Michigan Senator Introduces Pair of Bills Aimed at Addressing PFAS

Two bills from Senator Debbie Stabenow (D-Michigan) and bipartisan cosponsors will provide cleanup and more monitoring of per- and polyfluoroalkyl substances (PFAS) in the environment.

One bill would accelerate the government’s work to improve detection of PFAS contamination, while the other would improve cooperation between state regulators and the Pentagon to address PFAS contamination near military installations.

Stabenow’s first bill, the PFAS Detection Act of 2018, would provide the U.S. Geological Survey with $45 million over five years to develop advanced testing methods for finding PFAS chemicals in the environment. The bill includes funds for USGS sampling of estuaries, lakes, streams, springs, wells, wetlands, and soil for PFAS chemicals.

The second bill, the PFAS Accountability Act of 2018, urges the Department of Defense to cooperate with states as PFAS contamination is detected in communities near federal installations. The legislation will facilitate testing, monitoring, removal, and remediation when these chemicals are detected in the water and soil.

Senator Gary Peters (D-Michigan) also announced that the Subcommittee on Federal Spending Oversight and Emergency Management will hold a hearing at 2:30 p.m. ET on September 26 titled “The Federal Role in the Toxic PFAS Chemical Crisis.”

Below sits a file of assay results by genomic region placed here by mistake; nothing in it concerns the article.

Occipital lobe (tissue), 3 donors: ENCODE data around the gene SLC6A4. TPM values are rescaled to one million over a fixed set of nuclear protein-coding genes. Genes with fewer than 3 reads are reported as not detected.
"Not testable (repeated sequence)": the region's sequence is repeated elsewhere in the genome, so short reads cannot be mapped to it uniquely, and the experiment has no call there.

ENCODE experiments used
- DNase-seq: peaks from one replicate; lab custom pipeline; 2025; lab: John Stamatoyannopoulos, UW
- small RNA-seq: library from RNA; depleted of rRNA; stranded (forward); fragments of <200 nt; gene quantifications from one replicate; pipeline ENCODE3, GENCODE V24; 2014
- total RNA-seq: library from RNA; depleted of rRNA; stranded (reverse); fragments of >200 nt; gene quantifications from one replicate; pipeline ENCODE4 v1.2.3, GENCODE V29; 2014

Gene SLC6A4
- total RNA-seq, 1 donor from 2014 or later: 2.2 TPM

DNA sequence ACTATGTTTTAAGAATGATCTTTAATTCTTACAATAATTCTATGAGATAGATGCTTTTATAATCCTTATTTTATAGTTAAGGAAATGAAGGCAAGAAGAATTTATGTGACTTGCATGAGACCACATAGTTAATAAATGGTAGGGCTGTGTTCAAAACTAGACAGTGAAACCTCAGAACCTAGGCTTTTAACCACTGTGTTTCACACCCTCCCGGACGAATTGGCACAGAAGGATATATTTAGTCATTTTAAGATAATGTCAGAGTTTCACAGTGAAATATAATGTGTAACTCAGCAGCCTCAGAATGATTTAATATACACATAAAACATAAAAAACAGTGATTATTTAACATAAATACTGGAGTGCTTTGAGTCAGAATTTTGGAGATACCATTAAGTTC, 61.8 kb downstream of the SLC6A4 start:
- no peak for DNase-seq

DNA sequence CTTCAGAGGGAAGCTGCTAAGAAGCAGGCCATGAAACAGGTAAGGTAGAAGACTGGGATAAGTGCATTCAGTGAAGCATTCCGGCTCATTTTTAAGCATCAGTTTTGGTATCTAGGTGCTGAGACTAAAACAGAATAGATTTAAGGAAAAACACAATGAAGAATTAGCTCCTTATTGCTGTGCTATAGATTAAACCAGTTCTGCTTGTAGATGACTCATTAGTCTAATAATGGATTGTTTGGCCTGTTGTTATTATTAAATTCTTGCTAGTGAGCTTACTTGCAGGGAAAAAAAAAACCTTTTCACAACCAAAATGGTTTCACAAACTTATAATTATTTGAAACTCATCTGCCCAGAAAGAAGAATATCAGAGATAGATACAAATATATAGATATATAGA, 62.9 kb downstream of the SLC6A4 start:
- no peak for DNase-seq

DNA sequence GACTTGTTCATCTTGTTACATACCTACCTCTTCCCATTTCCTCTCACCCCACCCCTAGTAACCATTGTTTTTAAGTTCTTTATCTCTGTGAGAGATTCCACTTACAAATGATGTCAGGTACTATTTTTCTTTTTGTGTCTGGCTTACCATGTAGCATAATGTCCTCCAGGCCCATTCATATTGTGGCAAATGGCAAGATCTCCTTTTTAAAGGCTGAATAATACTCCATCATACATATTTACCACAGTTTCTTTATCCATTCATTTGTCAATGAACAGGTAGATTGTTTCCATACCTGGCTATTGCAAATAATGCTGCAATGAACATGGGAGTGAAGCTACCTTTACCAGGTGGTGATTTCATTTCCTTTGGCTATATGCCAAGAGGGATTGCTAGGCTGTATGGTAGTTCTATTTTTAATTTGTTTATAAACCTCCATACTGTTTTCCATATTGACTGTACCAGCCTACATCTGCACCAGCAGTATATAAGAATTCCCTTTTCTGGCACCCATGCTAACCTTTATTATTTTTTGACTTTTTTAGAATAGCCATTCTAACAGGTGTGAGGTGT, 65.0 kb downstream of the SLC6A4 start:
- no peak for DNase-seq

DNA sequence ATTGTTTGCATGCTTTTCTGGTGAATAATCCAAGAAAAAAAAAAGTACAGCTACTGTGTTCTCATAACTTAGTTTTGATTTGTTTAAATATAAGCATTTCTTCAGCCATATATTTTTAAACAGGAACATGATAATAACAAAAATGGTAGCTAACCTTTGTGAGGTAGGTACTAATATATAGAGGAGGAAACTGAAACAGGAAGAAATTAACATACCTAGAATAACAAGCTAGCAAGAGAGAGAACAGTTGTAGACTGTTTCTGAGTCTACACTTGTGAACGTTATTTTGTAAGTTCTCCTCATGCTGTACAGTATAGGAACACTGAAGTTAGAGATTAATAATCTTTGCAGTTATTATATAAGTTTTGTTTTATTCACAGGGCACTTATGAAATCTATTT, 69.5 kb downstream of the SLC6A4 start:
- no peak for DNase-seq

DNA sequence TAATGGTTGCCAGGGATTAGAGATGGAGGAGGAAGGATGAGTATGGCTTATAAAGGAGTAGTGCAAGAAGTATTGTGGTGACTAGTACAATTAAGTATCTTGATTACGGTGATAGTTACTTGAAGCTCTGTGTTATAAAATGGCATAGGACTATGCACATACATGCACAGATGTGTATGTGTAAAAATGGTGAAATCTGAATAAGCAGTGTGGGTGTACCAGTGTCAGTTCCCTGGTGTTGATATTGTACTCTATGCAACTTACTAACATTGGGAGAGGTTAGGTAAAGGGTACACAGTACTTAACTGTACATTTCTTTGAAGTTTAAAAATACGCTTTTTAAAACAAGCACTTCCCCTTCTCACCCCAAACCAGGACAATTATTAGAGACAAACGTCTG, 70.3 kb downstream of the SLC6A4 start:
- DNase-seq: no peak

These bills and announcement of the subcommittee hearing come on the heels of the Michigan Department of Environmental Quality testing data showing that more than 1.5 million people in Michigan have been drinking municipal water with some level of PFAS contamination. The list of systems with known PFAS levels includes major systems that draw water from the Great Lakes such as Saginaw, Grand Rapids, and Wyoming, as well as groundwater systems including Kalamazoo and Ann Arbor, which draws primarily from the Huron River.

Many in the groundwater industry are working daily on PFAS-related issues, and NGWA’s Groundwater and PFAS: State of Knowledge and Practice, published last year, is one of the most comprehensive tools available on the topic. The text was crafted by 36 NGWA volunteers.

NGWA also has on online resource center on PFAS, which includes:

  • A PFAS FAQs sheet
  • Top 10 facts about PFAS
  • NGWA’s involvement in PFAS at the federal level
  • A homeowner checklist
  • A list of EPA community events.

Visit the NGWA PFAS Resource Center.

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